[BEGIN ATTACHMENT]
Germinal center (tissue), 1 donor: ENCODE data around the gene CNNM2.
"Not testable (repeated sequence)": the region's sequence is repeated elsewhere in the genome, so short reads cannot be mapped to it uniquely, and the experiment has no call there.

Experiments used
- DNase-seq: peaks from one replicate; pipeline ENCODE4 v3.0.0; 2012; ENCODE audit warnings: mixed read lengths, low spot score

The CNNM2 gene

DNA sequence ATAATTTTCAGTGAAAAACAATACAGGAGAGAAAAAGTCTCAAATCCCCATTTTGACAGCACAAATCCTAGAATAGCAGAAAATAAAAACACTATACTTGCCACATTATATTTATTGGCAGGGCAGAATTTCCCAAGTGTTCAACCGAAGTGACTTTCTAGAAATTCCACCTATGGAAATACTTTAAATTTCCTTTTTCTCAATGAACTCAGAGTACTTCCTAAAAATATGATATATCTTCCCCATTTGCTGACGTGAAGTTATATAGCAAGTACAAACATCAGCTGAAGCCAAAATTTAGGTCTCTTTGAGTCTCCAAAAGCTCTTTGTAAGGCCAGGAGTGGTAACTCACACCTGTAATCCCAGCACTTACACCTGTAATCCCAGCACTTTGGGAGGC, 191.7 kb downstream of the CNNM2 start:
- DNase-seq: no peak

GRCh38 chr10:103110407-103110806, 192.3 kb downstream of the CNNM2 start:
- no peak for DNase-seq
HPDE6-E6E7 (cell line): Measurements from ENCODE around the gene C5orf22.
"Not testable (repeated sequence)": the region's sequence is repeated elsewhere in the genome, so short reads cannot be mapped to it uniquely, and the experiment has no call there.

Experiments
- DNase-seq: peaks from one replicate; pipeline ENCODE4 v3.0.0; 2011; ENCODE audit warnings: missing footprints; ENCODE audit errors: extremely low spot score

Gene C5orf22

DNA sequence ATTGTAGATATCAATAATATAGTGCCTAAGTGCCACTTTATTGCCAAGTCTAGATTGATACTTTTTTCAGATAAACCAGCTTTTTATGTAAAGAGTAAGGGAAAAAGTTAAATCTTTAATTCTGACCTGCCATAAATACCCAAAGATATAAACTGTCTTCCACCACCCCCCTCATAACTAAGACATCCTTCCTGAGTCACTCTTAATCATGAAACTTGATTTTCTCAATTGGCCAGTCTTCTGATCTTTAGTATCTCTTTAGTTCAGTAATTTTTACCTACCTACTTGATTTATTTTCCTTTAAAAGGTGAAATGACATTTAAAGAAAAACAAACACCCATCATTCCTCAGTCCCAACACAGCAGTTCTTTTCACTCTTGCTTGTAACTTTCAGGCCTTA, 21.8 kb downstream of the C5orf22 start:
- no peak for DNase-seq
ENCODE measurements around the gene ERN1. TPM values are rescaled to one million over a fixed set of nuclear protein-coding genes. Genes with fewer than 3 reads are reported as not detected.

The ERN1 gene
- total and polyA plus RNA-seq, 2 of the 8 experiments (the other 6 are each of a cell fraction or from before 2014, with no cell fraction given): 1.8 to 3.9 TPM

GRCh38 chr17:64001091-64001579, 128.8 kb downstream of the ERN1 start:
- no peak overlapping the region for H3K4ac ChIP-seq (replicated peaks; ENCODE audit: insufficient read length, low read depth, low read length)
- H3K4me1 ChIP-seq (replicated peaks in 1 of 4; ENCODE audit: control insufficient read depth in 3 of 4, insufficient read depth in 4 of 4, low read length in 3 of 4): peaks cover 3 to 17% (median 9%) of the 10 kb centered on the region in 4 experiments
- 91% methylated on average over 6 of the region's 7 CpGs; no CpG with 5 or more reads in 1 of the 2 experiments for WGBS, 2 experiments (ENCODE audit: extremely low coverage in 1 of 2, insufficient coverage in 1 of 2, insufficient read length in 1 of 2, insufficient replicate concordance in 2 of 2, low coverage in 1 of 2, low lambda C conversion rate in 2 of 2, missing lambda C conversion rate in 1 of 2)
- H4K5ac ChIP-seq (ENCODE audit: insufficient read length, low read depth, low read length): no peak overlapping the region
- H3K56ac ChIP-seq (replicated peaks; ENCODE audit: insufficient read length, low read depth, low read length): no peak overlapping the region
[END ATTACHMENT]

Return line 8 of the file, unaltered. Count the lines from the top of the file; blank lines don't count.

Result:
GRCh38 chr10:103110407-103110806, 192.3 kb downstream of the CNNM2 start: